As Deutsche Bank shareholders meet, a nightmare is coming to life for the bank's 97,000 employees — some 7,000 jobs are to be slashed. Manuela Kasper-Claridge thinks staff cuts won't rescue Germany's flagship lender.
Saving costs has never been a recipe for success. No doubt, in the case of Deutsche Bank cuts are necessary because revenue and profit are dwindling. But what's needed even more is a convincing strategy for the future. On this score, nothing yet has been presented by the bank.
Can Deutsche offer what others can't?
Refocusing Deutsche Bank's business on its home market —what does it mean? Financing for Germany's small and medium-sized enterprises, the famous Mittelstand, or perhaps retail banking for the masses? What about the bank's once-cherished investment banking arm, will it survive the cuts?
Read more: Deutsche Bank's deep strategic hole
Nothing clear has been heard from management, apart from vague intentions about reducing Deutsche's securities trading on global markets. How strong this business will be scaled back remains a guess. Regarding the German market, where will the lender find a niche and offer financial products and services that others don't already offer?
Once the flagship of German banking, Deutsche Bank has become a supertanker that's drifting rudderless and hopeless amid rough waters. Failing strategies and chaotic employee policy have set the behemoth on a course to disaster, and its new chief, Christian Sewing (pictured above on the right), has yet to turn it around.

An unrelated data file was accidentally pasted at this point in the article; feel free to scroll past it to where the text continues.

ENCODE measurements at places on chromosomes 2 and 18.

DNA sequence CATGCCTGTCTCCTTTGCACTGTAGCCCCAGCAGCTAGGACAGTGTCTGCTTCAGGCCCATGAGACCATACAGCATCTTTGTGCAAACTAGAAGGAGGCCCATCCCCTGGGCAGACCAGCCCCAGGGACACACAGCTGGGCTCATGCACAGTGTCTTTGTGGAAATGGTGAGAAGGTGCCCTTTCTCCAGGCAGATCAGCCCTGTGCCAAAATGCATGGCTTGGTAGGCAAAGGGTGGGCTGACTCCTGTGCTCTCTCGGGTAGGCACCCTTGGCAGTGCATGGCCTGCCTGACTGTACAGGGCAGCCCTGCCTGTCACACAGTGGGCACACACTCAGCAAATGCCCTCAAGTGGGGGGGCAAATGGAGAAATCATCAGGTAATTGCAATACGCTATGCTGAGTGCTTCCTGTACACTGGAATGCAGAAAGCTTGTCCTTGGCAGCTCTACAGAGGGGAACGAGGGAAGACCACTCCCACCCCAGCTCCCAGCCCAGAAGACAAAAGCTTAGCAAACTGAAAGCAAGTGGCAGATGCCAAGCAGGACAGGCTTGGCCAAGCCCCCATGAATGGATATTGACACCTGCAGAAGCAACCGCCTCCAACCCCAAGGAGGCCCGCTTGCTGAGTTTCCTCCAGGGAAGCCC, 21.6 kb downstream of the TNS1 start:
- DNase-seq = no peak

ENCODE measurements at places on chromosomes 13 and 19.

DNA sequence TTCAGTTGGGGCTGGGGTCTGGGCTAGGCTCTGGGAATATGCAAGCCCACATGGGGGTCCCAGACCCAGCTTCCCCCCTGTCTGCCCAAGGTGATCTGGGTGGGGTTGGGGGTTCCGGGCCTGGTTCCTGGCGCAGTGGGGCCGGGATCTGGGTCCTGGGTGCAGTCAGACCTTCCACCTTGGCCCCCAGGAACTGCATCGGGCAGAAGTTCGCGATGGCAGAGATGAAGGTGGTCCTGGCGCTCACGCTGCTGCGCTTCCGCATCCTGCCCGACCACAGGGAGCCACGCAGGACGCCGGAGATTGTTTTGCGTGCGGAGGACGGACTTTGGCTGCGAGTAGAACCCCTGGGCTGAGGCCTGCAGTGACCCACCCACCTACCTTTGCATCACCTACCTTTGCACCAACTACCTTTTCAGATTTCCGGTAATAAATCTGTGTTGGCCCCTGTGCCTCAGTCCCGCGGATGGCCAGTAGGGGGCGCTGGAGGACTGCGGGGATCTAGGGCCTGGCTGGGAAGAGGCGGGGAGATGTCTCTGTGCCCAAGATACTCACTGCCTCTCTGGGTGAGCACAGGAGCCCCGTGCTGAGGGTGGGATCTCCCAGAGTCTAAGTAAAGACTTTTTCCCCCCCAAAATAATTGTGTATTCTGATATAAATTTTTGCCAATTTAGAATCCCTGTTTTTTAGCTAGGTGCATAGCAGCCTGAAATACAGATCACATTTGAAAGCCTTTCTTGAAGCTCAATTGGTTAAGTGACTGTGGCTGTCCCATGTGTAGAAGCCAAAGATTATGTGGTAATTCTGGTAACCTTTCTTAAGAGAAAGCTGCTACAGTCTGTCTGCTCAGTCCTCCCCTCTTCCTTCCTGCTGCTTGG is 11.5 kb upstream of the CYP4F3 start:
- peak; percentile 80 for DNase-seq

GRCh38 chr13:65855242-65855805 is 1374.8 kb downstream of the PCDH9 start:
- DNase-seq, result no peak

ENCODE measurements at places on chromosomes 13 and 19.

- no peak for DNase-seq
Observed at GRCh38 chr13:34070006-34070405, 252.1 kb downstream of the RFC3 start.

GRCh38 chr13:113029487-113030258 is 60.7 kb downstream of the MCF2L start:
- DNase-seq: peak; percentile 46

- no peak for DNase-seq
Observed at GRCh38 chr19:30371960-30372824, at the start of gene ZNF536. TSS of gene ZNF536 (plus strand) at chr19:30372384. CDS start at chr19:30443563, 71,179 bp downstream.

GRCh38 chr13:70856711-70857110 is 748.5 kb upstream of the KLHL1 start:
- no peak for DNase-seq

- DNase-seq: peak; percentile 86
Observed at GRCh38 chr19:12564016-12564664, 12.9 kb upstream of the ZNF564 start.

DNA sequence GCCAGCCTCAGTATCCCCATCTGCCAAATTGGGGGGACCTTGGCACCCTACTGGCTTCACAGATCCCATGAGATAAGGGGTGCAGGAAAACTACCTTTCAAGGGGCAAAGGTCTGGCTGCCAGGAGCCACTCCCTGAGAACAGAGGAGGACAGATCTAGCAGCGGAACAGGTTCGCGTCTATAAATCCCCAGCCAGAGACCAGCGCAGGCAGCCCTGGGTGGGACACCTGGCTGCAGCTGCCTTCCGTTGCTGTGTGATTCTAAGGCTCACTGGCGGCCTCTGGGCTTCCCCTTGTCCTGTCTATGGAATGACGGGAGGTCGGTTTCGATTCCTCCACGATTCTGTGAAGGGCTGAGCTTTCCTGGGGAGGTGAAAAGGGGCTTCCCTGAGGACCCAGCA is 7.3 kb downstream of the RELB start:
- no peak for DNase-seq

Clearly to blame for the mess are successive supervisory boards and their chairmen, who've blatantly failed in their task of management oversight. And those now taking the rap for their failures are Deutsche Bank's 97,000 employees, who are facing mass layoffs.
By stark contrast, other global banks, such as Credit Suisse and UBS, have again started hiring after moving beyond the cost-cutting phase — but with a strategy. They are riding high on growing businesses, while Deutsche Bank is wrestling with itself. Operating in a permanent crisis mode just makes the German bank weaker by the day, as its lack of vision means it's forced to always react rather than adopt proactive policies.
Germany needs a banking champion
The crisis at Germany's biggest lender is already hurting the country's economy. Europe's largest economy is strongly dependent on a global player to finance its export business.
It needs a Deutsche Bank that is capable of both looking beyond Germany's borders and offering expert services to retail customers in the country. What Germany doesn't need is a weakened national player growing ever weaker.